Letters: Internet surveillance

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So the Government wants to take us one step closer to a totalitarian regime by granting itself permission to monitor every single piece of communication which is passed between its citizens. This is a wholly unwarranted response to the massively (one might almost think deliberately) overblown perception of a terrorist threat, and needs to be resisted by any who cherish freedom of thought and the right to uninhibited political expression.

In these times of austerity and cuts on public institutions, when our NHS is being privatised, our schools cut, our libraries closed and our wages suppressed, it is most impressive that our elected representatives feel able to finance a surveillance operation of such magnitude. Of course, it may well become necessary for our overlords to be able to monitor the masses for any signs of dissent or resistance, as we serfs become increasingly unsettled by the stripping back of all our egalitarian institutions.

Only last year we witnessed the reaction to peaceful protests when marchers were kettled and forcibly dispersed. A Home Office spokeswoman has said that the new proposals are compatible with the Government's approach to civil liberties. For reference, this is the same government which is trying to get the Human Rights Act repealed in the UK.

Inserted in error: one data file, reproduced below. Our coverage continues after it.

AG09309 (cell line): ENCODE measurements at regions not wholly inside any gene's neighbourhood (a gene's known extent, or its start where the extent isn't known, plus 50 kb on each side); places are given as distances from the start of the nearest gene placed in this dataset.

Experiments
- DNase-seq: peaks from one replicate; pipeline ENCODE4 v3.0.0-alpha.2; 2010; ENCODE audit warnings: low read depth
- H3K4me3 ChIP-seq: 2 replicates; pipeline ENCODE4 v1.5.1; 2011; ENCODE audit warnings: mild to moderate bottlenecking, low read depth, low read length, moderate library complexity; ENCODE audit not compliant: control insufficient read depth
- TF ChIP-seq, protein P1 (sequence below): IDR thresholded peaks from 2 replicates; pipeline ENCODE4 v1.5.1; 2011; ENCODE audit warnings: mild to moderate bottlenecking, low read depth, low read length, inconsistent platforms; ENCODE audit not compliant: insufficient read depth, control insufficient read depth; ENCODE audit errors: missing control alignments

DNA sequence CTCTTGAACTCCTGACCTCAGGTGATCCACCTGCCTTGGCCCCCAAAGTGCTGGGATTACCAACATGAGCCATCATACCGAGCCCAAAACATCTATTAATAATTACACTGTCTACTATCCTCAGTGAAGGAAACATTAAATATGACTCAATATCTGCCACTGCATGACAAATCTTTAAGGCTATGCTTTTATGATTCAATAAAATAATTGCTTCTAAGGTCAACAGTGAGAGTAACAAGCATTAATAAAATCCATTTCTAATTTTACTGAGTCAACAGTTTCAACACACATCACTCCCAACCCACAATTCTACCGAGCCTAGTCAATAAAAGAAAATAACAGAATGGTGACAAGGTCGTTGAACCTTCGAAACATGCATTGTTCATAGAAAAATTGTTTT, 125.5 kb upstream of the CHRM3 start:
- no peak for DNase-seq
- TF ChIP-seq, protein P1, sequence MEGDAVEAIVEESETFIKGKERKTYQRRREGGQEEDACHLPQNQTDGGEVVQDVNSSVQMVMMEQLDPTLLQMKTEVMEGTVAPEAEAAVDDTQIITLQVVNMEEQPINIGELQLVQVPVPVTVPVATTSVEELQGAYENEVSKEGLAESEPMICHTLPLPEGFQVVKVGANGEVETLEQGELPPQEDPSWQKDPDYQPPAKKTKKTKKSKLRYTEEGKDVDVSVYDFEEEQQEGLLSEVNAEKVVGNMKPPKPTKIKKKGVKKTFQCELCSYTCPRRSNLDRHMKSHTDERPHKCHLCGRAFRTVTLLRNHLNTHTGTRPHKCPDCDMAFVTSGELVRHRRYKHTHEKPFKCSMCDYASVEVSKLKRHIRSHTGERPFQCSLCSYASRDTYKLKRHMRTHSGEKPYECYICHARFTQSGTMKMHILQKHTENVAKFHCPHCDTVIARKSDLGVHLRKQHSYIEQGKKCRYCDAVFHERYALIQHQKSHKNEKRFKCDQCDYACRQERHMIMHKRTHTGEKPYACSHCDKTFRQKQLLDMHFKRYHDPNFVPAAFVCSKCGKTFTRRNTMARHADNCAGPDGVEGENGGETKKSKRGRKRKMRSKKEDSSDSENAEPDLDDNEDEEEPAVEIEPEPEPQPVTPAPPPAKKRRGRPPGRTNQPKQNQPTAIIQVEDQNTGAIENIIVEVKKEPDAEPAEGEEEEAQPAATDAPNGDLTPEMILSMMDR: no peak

I suspect that this undertaking is doomed to failure anyway: terrorists will undoubtedly use coded exchanges, in which case the terminology of those ubiquitous online games would make suspect messages virtually undetectable.

Julian Self

Milton Keynes

Were we not once innocent until proven guilty? Now the Government will increase powers to access the "who, when and where" of everyone's email, internet and phone activity, treating everyone as a guilty suspect.

Whatever happened to the Conservative election commitment to "a full programme of measures to reverse substantial erosion of civil liberties under the Labour Government and roll back state intrusion". Perhaps it was just Orwellian doublespeak.

Shaun Walton

Bugbrooke, Northamptonshire

Galloway win points the way for Labour